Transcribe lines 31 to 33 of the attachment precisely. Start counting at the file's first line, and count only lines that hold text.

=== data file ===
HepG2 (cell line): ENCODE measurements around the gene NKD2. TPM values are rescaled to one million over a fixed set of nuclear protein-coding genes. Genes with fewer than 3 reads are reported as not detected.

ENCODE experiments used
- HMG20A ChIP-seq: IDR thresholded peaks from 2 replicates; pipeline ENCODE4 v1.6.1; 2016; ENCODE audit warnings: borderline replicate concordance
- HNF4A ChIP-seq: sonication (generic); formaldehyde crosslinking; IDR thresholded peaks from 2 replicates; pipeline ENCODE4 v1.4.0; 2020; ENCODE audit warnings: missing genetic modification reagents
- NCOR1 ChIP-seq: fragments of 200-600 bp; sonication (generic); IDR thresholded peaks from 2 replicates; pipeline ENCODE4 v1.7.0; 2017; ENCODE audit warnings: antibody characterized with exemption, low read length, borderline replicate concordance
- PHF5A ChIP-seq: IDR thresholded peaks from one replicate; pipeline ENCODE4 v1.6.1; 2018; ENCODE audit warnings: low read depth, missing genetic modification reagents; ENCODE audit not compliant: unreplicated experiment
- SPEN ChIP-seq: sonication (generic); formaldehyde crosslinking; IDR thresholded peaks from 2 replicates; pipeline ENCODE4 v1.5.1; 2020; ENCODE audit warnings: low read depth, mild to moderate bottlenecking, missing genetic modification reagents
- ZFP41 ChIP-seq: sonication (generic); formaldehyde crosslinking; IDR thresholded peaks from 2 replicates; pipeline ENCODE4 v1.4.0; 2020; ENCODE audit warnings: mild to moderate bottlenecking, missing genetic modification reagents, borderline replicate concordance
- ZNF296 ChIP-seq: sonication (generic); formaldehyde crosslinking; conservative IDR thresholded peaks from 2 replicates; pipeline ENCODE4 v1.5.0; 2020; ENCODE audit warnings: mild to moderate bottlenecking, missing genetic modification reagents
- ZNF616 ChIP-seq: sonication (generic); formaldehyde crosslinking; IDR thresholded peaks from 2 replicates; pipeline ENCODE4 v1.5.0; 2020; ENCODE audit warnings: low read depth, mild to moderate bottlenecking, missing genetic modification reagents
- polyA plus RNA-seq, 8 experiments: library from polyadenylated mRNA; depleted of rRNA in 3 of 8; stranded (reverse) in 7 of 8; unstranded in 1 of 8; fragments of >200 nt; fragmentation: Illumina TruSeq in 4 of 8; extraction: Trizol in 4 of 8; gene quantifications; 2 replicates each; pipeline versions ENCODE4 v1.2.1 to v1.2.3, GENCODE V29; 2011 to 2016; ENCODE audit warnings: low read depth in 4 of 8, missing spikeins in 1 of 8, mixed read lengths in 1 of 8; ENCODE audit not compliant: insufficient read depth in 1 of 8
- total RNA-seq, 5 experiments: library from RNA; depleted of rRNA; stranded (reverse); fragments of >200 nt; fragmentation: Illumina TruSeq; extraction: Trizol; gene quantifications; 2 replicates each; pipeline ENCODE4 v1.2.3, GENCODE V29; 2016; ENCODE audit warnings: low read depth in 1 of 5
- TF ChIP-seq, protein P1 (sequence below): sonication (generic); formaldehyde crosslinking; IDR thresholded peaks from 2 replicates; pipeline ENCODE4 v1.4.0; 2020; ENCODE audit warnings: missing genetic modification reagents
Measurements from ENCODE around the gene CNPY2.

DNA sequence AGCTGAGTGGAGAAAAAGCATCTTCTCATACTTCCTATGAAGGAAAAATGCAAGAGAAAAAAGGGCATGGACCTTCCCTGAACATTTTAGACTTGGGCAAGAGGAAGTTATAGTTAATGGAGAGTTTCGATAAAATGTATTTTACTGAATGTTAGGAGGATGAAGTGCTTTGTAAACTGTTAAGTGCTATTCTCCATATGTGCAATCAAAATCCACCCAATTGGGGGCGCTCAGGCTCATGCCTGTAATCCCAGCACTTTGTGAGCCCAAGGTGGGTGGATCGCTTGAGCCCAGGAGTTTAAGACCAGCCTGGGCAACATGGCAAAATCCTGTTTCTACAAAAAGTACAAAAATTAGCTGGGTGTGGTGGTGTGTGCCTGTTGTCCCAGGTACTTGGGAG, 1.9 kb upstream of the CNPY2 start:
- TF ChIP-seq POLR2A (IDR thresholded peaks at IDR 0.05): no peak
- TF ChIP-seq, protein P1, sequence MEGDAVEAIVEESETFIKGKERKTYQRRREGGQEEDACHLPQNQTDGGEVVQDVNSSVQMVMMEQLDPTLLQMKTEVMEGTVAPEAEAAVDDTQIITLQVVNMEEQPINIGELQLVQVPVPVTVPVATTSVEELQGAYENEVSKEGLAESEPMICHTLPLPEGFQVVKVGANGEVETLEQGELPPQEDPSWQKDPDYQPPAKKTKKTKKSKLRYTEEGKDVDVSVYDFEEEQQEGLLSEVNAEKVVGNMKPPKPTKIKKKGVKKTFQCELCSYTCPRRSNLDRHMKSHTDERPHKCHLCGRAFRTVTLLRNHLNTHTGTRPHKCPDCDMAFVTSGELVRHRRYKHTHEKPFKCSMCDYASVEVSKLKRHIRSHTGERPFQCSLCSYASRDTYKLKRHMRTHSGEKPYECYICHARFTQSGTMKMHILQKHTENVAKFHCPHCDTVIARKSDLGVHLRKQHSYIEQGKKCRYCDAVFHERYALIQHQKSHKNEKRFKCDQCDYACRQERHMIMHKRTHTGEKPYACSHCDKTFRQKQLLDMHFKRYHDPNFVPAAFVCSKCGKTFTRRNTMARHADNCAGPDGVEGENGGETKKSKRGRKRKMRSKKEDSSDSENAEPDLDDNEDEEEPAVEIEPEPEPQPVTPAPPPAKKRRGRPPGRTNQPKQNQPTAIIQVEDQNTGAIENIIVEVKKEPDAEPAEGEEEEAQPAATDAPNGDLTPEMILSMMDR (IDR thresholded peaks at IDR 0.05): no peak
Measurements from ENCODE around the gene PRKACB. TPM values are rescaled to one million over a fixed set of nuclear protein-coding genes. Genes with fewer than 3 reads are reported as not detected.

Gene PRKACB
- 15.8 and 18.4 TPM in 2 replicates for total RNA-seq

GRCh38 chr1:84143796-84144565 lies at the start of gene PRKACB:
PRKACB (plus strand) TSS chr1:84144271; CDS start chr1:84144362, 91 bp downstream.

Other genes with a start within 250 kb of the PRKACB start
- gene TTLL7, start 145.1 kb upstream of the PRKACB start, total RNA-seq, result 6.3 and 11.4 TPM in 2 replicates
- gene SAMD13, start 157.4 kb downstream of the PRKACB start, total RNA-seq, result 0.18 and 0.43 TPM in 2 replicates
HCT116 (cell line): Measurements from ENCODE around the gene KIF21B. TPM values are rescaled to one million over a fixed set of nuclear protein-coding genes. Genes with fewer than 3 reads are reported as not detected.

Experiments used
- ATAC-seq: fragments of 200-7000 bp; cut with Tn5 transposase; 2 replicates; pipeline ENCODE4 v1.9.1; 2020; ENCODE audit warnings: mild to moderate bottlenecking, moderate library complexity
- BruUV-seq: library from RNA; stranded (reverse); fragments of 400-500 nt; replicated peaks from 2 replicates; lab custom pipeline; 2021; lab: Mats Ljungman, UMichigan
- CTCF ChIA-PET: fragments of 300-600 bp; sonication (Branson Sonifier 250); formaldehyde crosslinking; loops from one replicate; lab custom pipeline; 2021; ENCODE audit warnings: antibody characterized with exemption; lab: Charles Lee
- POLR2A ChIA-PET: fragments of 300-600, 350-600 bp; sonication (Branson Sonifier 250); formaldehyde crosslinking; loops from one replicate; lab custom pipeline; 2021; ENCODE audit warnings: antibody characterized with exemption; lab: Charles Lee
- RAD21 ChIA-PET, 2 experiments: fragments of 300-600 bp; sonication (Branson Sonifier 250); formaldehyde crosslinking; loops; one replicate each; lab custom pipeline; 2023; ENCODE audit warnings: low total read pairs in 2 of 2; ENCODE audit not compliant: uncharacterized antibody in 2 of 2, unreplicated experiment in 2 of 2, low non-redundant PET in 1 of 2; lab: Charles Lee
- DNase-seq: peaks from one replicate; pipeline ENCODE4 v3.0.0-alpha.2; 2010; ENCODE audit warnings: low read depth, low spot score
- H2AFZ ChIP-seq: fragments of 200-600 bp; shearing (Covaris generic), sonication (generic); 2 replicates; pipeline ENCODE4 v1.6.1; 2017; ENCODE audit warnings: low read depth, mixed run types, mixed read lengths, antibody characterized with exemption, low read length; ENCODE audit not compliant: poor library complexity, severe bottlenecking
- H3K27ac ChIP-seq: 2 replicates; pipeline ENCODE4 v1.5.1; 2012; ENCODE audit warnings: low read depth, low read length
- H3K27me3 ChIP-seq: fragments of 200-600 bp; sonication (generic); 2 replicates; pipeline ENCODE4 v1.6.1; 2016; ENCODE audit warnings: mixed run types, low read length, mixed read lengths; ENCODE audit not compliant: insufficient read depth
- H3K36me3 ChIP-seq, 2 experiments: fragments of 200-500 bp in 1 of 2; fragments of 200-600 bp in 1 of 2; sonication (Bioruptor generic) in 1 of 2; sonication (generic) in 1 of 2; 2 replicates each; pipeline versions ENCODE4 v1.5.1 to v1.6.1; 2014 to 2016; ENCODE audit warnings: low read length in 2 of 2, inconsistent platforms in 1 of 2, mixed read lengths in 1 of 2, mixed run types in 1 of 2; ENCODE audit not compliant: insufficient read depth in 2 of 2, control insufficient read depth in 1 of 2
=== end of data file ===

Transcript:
- POLR2A ChIA-PET: fragments of 300-600, 350-600 bp; sonication (Branson Sonifier 250); formaldehyde crosslinking; loops from one replicate; lab custom pipeline; 2021; ENCODE audit warnings: antibody characterized with exemption; lab: Charles Lee
- RAD21 ChIA-PET, 2 experiments: fragments of 300-600 bp; sonication (Branson Sonifier 250); formaldehyde crosslinking; loops; one replicate each; lab custom pipeline; 2023; ENCODE audit warnings: low total read pairs in 2 of 2; ENCODE audit not compliant: uncharacterized antibody in 2 of 2, unreplicated experiment in 2 of 2, low non-redundant PET in 1 of 2; lab: Charles Lee
- DNase-seq: peaks from one replicate; pipeline ENCODE4 v3.0.0-alpha.2; 2010; ENCODE audit warnings: low read depth, low spot score